Monday, February 28, 2022

Findings hits among billions of molecules

Assaf Alon, Jiankun Lyu, Joao M. Braz, Tia A. Tummino, Veronica Craik, Matthew J. O’Meara, Chase M. Webb, Dmytro S. Radchenko, Yurii S. Moroz, Xi-Ping Huang, Yongfeng Liu, Bryan L. Roth, John J. Irwin, Allan I. Basbaum, Brian K. Shoichet & Andrew C. Kruse. Structures of the σ2 receptor enable docking for bioactive ligand discovery (2021)

Arman A. Sadybekov, Anastasiia V. Sadybekov, Yongfeng Liu, Christos Iliopoulos-Tsoutsouvas, Xi-Ping Huang, Julie Pickett, Blake Houser, Nilkanth Patel, Ngan K. Tran, Fei Tong, Nikolai Zvonok, Manish K. Jain, Olena Savych, Dmytro S. Radchenko, Spyros P. Nikas, Nicos A. Petasis, Yurii S. Moroz, Bryan L. Roth, Alexandros Makriyannis & Vsevolod Katritch Synthon-based ligand discovery in virtual libraries of over 11 billion compounds (2021)

Highlighted by Jan Jensen

Figure 2a and b from Alon et al. (c) 2021 Nature

The recent developments in make-on-demand molecular libraries present an interesting methodological challenge to virtual screening. Not too long ago, such a library would have hundreds of millions and even 1 billion molecules and there was still a chance to dock a significant portion of these libraries. However, the sizes of the libraries have grown to well beyond 20 billion and show no sign of stopping. There is no way wholesale docking can keep up with this growth so new approaches are needed. 

One computational approach that has kept up with the growth of make-on-demand libraries is similarity searching. It is still possible to search these enormous libraries for similar molecules in just a few minutes. 

Alon et al. uses this general idea to select and dock 490 million molecules with properties that are similar to known binders to the target. Based on the docking scores they prioritised 577 molecules of which 484 were successfully made and 127 showed good activity against the target. 20,000 analogues of the four best candidates are then extracted from among 28 billion molecules in the Enamine REAL Space make-on-demand library, and docked. The 105 best candidates were made and tested leading to further improvement in the measured affinities.

Sadybekov et al. essentially docks the individual building blocks used in the make-on-demand library and then combined the best-scoring fragments into about 1 million molecules for a second round of docking. Using this approach they identified 80 promising candidates of which 60 could be synthesised. Of these 60 molecules, 21 proved active. 920 analogues of the three best candidates are then extracted from among 11 billion molecules in the Enamine REAL Space make-on-demand library, and docked. The 121 best candidates were made and tested leading to further improvement in the measured affinities.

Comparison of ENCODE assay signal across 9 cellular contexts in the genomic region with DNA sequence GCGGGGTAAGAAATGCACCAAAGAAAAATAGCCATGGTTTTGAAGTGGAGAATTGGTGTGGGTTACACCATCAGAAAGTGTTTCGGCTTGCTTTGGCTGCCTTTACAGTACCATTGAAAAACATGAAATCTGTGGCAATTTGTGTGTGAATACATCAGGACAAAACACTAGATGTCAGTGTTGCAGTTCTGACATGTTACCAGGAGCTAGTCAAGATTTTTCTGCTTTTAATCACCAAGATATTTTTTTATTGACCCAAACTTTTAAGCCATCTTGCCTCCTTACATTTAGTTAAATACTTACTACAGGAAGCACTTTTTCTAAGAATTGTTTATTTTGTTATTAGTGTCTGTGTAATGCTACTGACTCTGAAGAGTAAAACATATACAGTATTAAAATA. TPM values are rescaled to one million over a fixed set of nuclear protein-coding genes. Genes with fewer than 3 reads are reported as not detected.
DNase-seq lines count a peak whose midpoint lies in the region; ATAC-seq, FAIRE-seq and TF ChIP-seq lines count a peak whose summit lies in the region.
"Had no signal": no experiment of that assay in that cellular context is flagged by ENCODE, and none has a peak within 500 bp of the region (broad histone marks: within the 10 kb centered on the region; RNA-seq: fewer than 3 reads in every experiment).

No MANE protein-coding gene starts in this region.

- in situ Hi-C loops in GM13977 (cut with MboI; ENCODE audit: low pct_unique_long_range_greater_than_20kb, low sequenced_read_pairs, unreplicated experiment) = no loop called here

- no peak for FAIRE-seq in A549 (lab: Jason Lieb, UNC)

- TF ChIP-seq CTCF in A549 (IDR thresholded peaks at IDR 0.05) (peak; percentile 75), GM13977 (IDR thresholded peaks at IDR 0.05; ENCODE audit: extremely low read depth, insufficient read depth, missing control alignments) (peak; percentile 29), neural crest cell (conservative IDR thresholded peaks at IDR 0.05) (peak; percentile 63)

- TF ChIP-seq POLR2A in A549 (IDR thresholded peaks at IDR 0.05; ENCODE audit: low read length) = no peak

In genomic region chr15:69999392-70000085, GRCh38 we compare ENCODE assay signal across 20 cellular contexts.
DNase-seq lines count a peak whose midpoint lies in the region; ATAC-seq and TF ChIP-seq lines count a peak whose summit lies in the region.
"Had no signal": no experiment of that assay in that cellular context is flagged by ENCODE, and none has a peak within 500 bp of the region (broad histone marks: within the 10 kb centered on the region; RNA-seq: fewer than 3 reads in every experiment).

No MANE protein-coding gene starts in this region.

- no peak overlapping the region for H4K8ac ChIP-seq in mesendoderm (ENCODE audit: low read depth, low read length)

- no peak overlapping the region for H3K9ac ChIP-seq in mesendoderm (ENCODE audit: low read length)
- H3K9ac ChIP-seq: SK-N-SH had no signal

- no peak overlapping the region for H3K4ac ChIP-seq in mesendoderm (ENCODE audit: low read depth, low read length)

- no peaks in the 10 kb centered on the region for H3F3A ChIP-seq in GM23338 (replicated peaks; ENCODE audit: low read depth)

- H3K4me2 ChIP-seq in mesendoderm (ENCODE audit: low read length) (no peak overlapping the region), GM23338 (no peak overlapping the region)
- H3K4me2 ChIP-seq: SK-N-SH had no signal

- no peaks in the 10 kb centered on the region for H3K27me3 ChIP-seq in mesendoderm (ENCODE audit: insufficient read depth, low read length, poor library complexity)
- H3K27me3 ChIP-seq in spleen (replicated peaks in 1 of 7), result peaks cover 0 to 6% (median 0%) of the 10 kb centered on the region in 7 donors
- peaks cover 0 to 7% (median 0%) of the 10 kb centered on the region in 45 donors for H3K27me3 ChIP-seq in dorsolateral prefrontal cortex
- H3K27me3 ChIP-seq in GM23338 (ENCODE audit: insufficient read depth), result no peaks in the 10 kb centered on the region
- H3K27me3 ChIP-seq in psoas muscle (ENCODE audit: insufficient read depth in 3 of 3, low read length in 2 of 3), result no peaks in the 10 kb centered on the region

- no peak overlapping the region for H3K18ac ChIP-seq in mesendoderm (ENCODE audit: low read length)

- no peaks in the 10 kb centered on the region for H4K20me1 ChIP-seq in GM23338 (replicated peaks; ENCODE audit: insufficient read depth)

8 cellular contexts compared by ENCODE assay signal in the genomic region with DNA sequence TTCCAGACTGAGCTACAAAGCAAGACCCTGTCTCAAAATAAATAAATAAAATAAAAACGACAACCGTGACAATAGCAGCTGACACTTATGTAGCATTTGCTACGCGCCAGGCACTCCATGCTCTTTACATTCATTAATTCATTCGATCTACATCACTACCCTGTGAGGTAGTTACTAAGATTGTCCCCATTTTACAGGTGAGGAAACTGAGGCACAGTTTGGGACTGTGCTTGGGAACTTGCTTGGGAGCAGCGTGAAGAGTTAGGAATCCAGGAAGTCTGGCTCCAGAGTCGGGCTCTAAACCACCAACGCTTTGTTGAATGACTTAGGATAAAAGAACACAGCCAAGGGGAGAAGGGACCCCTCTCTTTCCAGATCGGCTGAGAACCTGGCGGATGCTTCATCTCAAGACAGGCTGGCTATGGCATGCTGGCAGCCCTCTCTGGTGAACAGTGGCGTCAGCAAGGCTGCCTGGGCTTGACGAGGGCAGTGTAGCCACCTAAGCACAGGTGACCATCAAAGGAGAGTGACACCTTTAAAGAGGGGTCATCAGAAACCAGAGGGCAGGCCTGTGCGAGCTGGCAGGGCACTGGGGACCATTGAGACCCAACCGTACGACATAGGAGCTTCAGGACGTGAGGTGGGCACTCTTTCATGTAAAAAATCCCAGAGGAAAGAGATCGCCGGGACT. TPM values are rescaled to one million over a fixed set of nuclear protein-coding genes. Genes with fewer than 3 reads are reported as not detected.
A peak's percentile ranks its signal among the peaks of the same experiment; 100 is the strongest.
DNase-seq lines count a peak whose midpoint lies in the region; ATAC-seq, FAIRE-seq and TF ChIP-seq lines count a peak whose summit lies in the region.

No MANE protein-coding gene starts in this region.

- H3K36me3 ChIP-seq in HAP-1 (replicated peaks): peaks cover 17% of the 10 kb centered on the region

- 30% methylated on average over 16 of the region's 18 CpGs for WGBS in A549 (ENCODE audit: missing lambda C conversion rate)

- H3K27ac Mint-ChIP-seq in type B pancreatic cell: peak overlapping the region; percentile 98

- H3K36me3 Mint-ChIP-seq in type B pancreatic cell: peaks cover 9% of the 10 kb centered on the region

There are several take home messages here. 

The percentage of active compounds against a particular target in library is very small, so you don't get a lot of useful hits until you work with these enormous libraries.

Docking does help in identifying active compounds. Docking has a bad rep in certain circles and I have seen several people refer to them as "random number generators" but studies like these show that this is not the case. Sure, if one expects an excellent, or even respectable, correlation coefficient between docking scores and binding affinities, one will be sorely disappointed.  However, as these studies show, molecules with good docking scores have a much higher chance at being active than molecules with bad docking scores. 

The success rate seems to be about 30-50% depending on the target. So if you are in the lower end and only able to make and test a handful of candidates (which is often the case for academic studies), there's a reasonable chance you won't find any actives and conclude that docking is useless. It's only when you are able to make and test dozens of molecules that you see that docking is working for you. The make-on-demand libraries now makes such numbers feasible for academics.

Finally, several of the co-authors on the two papers I highlight are Ukrainian and are, along with their families and friends, likely in grave danger right now as their country is being attacked by Putin and his ilk. 

This work is licensed under a Creative Commons Attribution 4.0 International License.

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